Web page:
For me, the best books about writing aren’t about writing. I love to talk about writing with other writers, but for some reason reading about writing leaves me cold. I learn more about fiction from fiction. There are, however, some exceptions.
The first book on writing that I ever read (outside of school) was Strunk and White’s The Elements of Style, and it had a big impact. Part of that was because my father gave it to me, and I think his approval of my writing was a big part of why I wanted to be a writer (we won’t talk about how his approval factored into my decision to spend ten years trying to make a living as a bass player). But the Elements of Style was short, to the point, and it made sense, especially in how it advocated being short, to the point, and making sense.
Another book that had a big impact on me as a writer was actually a textbook for a college journalism class, When Words Collide. It was a handy reference book at the time, and it was while reading this book that I learned to appreciate the nuts-and-bolts, mathematical logic behind grammar. Until that point, I had prided myself on being an intuitive writer, unhampered by unnecessary rules (my poor teachers!). Maybe it’s because of my Catholic schooling, but I don’t do well with rules without reasons. Suddenly, I understood the why of grammar.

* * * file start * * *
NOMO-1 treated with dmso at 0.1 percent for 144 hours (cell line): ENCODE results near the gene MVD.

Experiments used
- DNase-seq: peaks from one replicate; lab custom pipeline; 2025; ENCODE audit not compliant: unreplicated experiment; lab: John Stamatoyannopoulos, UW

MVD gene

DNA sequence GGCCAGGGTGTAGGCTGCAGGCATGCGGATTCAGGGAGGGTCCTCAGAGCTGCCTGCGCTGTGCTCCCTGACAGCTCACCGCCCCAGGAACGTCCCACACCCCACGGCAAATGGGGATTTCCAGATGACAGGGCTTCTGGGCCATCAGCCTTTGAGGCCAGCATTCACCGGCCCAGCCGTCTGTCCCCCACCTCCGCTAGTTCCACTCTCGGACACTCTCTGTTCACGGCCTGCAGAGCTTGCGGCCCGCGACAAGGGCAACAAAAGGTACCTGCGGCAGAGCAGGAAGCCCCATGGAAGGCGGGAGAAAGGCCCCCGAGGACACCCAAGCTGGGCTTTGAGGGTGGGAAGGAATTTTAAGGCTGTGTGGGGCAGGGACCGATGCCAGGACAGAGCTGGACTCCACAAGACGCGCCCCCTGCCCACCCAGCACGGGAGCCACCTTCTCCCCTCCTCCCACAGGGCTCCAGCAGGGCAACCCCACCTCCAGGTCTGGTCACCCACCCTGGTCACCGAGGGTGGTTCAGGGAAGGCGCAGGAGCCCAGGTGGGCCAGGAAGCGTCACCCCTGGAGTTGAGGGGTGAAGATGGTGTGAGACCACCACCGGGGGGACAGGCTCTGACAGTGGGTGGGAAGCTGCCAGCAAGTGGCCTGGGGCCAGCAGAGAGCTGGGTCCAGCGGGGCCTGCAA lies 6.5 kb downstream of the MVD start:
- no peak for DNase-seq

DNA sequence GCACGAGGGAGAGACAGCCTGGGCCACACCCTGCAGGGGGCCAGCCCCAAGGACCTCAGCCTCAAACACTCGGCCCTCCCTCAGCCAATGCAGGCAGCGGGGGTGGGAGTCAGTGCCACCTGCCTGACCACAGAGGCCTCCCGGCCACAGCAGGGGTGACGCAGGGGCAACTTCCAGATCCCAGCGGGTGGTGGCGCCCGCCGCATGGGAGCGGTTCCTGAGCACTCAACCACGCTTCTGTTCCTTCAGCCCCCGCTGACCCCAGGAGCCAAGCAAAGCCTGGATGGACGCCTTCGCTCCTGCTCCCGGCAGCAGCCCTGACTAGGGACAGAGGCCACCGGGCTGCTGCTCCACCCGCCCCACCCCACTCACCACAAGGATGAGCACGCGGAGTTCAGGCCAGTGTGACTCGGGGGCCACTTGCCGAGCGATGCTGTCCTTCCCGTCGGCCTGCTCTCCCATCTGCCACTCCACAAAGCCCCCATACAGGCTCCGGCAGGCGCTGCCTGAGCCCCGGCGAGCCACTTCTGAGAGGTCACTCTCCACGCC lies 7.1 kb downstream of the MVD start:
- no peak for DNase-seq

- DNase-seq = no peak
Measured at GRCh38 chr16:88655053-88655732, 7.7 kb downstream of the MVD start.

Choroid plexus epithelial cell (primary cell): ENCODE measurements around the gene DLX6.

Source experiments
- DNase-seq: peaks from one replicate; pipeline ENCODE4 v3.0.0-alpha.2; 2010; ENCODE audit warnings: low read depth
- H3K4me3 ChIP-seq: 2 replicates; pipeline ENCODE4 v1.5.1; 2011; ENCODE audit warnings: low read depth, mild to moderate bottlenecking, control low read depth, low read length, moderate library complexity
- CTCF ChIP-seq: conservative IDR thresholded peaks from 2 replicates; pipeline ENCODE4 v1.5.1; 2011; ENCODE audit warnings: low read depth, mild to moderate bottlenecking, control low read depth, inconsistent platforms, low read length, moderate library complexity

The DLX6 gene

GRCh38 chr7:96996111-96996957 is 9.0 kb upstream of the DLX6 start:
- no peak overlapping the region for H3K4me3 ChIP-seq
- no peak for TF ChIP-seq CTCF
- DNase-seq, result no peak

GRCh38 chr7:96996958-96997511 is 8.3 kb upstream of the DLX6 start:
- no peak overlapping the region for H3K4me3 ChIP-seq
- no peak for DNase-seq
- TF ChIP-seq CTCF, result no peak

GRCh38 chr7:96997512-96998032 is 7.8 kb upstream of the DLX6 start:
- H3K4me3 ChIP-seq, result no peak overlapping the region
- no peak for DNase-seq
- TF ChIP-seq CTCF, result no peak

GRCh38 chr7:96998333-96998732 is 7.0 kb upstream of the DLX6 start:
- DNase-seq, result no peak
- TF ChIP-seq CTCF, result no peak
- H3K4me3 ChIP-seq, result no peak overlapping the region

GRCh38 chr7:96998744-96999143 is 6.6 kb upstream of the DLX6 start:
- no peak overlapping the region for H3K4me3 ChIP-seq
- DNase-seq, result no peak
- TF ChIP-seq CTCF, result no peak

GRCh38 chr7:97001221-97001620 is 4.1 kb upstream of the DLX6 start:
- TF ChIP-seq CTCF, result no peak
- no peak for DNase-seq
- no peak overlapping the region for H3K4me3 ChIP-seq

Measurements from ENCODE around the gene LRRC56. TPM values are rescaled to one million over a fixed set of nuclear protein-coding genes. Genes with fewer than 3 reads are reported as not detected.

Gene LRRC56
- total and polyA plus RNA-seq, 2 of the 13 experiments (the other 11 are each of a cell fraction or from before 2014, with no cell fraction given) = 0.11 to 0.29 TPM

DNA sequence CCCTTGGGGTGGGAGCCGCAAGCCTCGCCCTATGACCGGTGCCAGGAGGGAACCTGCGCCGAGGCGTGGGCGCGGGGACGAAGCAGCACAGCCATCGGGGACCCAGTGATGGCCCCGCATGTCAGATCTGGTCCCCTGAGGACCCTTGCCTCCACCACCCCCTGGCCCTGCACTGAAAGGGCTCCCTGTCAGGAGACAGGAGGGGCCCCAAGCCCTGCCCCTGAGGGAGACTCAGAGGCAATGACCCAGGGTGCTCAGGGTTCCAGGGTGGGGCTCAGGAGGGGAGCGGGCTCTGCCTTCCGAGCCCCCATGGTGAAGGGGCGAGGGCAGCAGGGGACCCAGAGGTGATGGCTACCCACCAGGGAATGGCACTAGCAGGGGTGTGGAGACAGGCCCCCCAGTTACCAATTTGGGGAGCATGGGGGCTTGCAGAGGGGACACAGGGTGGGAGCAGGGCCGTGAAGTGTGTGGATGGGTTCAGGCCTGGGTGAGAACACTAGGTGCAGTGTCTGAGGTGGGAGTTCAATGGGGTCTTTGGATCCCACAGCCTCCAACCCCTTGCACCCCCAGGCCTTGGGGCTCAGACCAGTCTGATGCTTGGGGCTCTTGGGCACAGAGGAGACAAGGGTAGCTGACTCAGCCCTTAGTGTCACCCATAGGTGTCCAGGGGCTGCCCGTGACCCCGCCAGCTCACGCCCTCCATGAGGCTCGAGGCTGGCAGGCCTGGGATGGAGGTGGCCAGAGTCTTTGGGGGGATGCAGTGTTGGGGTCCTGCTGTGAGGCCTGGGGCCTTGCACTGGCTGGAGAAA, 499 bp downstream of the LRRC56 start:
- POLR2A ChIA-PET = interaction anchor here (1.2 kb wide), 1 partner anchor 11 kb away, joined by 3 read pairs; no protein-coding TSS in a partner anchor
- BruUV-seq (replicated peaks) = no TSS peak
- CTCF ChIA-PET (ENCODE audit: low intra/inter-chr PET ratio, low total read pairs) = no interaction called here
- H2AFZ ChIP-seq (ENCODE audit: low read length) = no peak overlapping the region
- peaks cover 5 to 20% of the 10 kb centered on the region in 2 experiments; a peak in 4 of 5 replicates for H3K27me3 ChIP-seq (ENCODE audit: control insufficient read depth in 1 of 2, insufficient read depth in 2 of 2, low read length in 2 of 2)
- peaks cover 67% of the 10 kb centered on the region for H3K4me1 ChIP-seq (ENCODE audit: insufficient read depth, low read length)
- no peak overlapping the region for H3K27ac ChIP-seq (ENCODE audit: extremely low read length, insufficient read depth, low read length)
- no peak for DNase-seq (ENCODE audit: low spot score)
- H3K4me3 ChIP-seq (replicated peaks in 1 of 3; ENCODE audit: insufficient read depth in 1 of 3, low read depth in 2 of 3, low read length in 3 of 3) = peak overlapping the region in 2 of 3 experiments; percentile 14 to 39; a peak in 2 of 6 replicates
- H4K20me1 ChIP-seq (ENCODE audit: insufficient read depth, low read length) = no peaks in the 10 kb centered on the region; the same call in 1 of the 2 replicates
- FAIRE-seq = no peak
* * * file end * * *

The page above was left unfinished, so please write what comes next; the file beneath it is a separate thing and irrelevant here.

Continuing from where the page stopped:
Don’t get me wrong; if clarity or voice are about to suffer in the slightest, I’m happy to throw grammar under the bus. But it’s good to know why the sins you are committing are sins.
Probably my favorite book about writing (originally written as part of the N.Y. Times’ “Writers on Writing” series) is Elmore Leonard’s Ten Rules of Writing — because of its brevity, its levity and the fact that one of the rules is “Try to Leave Out the Part Readers Tend to Skip.” While Leonard’s tone is light, his rules can be a little strident. In fact, he violates McGoran’s primary rule about writing and life: “Never Listen to Anyone Who Says Always About Anything”*. But that’s okay; I violate just about every one of his rules on almost every page I write (and sometimes, I mean like, violate violate). But I like how Elmore Leonard writes, and while I am comfortable with how my writing is different from his in many ways, I think it is better for his influence.
And he helps me cut down on hooptedoodle.
*Yes, “never” is meant ironically. Mostly.
Jon’s post is part of an ongoing series, where Liars each chime in on a burning question about publishing. Check out prior posts, and look back daily for more comments from members of the Liars Club. Better yet, subscribe to this site.